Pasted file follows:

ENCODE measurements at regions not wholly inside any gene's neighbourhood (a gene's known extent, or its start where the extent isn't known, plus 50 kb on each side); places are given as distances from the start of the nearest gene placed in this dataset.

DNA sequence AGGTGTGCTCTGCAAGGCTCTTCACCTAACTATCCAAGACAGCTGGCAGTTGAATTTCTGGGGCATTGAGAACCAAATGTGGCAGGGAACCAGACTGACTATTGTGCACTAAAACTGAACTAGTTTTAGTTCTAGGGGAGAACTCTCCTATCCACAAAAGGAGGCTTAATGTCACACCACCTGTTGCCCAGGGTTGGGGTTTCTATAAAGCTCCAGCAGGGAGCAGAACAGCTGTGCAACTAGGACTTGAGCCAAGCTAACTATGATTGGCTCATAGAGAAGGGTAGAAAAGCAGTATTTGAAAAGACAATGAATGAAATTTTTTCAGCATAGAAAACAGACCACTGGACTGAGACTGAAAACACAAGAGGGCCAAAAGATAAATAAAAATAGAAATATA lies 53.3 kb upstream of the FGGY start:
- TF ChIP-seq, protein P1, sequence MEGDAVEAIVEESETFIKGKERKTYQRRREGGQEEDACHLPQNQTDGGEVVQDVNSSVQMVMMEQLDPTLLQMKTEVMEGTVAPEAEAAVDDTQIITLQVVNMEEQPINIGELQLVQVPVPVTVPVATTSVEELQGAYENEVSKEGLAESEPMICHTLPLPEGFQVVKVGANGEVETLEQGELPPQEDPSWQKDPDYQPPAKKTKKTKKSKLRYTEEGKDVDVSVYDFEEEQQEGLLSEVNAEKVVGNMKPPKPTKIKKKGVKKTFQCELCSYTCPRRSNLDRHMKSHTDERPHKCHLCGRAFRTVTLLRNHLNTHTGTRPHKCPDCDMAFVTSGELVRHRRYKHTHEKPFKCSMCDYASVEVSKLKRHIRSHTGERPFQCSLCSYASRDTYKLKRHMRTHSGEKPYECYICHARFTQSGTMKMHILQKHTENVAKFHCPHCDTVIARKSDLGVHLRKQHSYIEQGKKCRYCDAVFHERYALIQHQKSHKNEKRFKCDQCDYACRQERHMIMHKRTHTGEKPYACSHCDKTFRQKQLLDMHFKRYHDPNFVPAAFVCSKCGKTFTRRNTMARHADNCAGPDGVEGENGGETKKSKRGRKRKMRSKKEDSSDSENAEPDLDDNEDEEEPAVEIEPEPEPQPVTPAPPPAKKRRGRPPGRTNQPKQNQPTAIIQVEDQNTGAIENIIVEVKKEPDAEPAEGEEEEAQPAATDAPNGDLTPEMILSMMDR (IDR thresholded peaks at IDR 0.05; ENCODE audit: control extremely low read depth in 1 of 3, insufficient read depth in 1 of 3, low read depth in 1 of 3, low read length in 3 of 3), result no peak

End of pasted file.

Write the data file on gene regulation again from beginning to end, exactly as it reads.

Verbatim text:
ENCODE measurements at regions not wholly inside any gene's neighbourhood (a gene's known extent, or its start where the extent isn't known, plus 50 kb on each side); places are given as distances from the start of the nearest gene placed in this dataset.

DNA sequence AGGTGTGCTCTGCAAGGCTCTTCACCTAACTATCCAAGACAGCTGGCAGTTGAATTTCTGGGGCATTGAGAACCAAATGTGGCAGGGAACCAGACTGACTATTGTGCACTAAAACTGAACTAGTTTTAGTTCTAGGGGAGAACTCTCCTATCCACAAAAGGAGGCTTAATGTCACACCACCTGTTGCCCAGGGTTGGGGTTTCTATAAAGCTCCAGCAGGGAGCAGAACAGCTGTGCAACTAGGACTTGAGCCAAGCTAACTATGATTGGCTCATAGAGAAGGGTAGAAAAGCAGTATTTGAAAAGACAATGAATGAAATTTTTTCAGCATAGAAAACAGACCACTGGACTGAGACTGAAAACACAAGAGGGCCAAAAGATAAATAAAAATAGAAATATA lies 53.3 kb upstream of the FGGY start:
- TF ChIP-seq, protein P1, sequence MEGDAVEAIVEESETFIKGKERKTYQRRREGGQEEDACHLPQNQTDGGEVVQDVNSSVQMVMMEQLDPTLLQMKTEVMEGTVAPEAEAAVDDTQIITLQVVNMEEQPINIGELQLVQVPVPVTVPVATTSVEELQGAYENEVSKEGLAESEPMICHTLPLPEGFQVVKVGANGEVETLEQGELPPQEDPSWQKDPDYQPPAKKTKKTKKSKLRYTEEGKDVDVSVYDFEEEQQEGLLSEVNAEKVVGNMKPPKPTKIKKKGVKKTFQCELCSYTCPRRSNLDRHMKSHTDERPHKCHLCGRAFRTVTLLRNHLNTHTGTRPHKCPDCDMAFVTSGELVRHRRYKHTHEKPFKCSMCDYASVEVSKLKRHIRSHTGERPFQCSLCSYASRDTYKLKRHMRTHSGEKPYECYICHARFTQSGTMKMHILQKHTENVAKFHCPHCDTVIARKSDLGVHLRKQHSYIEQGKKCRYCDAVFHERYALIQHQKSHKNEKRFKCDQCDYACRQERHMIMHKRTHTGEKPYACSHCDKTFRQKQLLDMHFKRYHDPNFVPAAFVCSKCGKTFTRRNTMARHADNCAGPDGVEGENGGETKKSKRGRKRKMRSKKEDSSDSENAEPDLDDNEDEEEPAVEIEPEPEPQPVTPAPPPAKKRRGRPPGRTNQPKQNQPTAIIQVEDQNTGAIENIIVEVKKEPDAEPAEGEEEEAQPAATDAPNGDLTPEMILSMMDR (IDR thresholded peaks at IDR 0.05; ENCODE audit: control extremely low read depth in 1 of 3, insufficient read depth in 1 of 3, low read depth in 1 of 3, low read length in 3 of 3), result no peak